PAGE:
Although the Patient Protection and Affordable Care Act was signed into law by President Barack Obama in March 2010, businesses required to provide coverage to their employees didn't have to start reporting until 2015. Under the ACA, companies with 50 or more full-time equivalent workers had to offer minimum essential coverage that met affordability standards set out by the legislation.
This employer-sponsored insurance requirement is known as the Employer Mandate. Let's take a closer look:
A notice from the Treasury Inspector General
On April 7, the Treasury Inspector General for Tax Administration sent out a report sharing the creation of the ACA Compliance Validation System. The tool will be used to find, notify and calculate the penalties for non-compliant ALEs that failed to offer minimum essential coverage to their employees.
Since no fines have been collected since the 2015 reporting year, it was common for companies to think the IRS would not be enforcing the Employer Mandate, according to The ACA Times. TIGTA's correspondence regarding the ACV solution, however, claims otherwise. The report states that the implementation of the ACV system will now take place in May 2017 – with a final date still to be decided. Once this software is set up, non-compliant ALEs will begin to receive penalty notices.
"The Employer Mandate applies to companies with 50 or more full-time employees."
The ACA came with a number of requirements for organizations and employees alike. The Individual Mandate made it mandatory for every U.S. citizen to be insured, whether it was provided by the organization they worked for or purchased on the ACA marketplace. The Employer Mandate, on the other hand, obligated businesses with 50 or more employees – known as applicable large employers (ALEs) – to offer their workers healthcare.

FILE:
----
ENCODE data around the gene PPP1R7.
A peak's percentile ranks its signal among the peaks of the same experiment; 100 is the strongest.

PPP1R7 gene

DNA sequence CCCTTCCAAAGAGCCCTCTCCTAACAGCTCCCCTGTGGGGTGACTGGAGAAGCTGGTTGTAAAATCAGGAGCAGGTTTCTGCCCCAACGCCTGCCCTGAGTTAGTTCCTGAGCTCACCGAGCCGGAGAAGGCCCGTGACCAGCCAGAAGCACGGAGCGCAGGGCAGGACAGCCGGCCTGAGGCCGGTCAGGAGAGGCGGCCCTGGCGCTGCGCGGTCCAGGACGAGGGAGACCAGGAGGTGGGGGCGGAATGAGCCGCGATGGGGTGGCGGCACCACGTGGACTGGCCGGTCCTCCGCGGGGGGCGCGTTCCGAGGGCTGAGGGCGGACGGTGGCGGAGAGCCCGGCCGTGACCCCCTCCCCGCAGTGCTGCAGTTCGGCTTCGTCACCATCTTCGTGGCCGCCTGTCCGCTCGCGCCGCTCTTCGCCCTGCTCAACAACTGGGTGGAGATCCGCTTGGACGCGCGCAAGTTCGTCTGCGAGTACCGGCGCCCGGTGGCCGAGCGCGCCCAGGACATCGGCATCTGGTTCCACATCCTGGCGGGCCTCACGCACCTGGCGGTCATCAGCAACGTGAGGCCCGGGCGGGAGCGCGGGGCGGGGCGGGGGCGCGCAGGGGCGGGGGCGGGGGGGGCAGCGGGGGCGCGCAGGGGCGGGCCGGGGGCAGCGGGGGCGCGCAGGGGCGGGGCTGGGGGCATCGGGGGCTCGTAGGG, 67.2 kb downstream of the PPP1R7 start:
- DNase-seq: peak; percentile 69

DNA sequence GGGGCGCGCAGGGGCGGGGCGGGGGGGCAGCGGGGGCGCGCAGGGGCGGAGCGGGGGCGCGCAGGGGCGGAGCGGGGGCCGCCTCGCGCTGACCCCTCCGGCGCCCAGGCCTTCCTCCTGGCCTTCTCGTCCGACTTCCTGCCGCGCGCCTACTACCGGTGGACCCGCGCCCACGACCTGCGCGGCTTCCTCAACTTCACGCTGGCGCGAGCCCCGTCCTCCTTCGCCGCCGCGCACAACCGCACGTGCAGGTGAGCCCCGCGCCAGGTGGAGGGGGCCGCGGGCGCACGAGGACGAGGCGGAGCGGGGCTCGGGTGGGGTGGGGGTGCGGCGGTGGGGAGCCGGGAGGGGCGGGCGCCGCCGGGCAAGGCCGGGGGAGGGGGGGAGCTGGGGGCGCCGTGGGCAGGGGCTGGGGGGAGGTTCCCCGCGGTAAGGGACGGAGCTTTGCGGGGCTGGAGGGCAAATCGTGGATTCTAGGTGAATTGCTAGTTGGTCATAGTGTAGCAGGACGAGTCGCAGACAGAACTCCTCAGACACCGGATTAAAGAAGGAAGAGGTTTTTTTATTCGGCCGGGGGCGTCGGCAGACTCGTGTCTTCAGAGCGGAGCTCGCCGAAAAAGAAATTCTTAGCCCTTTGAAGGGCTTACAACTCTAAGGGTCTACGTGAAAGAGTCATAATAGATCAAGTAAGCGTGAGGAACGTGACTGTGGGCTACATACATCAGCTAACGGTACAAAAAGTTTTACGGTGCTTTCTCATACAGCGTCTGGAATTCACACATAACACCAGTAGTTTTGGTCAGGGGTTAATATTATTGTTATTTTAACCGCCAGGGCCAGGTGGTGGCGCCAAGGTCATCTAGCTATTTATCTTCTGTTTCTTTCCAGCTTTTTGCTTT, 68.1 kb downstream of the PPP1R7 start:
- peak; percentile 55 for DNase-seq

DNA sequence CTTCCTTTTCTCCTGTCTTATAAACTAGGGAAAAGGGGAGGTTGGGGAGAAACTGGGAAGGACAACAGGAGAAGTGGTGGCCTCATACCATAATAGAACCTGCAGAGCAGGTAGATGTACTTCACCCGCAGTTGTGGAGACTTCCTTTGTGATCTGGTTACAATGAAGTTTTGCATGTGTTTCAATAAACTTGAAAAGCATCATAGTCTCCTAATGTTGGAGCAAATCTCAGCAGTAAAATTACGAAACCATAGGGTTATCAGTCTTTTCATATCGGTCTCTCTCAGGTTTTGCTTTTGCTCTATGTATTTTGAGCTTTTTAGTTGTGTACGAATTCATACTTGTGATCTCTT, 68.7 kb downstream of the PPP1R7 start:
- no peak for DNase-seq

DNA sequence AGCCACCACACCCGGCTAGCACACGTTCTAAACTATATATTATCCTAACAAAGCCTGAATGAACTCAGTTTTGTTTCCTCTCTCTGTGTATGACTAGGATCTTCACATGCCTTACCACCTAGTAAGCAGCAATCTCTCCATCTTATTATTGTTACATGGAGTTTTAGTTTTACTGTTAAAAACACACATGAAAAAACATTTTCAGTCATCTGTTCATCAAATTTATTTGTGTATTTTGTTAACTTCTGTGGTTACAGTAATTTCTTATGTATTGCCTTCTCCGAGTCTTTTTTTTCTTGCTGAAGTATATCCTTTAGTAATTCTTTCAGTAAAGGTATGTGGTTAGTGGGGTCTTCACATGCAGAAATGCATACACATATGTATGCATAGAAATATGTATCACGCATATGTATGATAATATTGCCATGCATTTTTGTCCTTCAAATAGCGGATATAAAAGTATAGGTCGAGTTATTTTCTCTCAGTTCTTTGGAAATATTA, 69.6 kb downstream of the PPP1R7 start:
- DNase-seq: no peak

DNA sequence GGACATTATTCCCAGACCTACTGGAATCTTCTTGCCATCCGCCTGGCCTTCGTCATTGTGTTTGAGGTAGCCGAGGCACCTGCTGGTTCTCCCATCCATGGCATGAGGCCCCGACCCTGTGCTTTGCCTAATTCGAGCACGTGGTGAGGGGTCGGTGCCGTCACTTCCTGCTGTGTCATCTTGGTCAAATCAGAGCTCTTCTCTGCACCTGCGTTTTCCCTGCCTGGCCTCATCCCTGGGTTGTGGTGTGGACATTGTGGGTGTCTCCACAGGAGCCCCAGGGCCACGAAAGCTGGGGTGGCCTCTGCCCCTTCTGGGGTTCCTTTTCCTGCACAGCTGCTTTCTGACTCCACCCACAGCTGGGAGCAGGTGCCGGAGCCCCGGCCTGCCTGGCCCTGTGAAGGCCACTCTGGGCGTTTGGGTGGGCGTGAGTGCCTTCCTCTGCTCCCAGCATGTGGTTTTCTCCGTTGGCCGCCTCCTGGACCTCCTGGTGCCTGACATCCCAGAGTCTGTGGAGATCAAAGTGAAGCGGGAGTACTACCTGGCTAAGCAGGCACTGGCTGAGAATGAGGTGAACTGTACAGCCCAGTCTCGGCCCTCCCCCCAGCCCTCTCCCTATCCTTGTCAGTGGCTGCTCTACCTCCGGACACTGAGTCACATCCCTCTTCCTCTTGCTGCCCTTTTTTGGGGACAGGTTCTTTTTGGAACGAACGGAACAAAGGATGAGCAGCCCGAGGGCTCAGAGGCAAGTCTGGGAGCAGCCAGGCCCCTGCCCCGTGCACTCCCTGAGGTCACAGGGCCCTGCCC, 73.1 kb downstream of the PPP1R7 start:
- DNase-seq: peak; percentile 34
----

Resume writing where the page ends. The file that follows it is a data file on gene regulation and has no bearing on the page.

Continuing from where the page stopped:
The latter obligation was implemented in waves. The final iteration called for these companies to provide minimum essential coverage to at least 95 percent of their full-time workforce by 2016. In order for that insurance to be deemed affordable under the ACA, it must pay for at least 60 percent of covered costs for a standard population – also known as minimum value – and not cost employees more than 9.69 percent of their household income, according to the Kaiser Family Foundation.
The Obama administration's healthcare legislation included fines for companies and individuals that didn't meet the ACA's requirements, according to the IRS. ALEs that didn't provide coverage at all are subject to a $2,260 penalty, which is divided by 12 times the number of full-time employees, and paid on a monthly basis as long as they don't adhere to the requirement.
ALEs that provide insurance that does not meet minimum value obligations and is deemed unaffordable must pay a monthly fine of $3,390 divided by 12. This penalty must be paid for each employee that receives a monthly premium tax credit for purchasing coverage off the healthcare exchange. The maximum on this fine is $2,260, divided by 12 times the number of full-time employees.
Next steps for employers
Companies do not have the ability to change their reports for the 2015 and 2016 filings. If they didn't adhere to the employer mandate, businesses could begin calculating their potential fines using the IRS penalty information previously stated.
Now that ALEs know the IRS is committed to enforcing this requirement moving forward, they should be cognizant to comply with all ACA obligations. With a possible new form of healthcare on the horizon, it's crucial for HR and benefits teams to remain updated on legislative news and changes that will affect their employee offerings.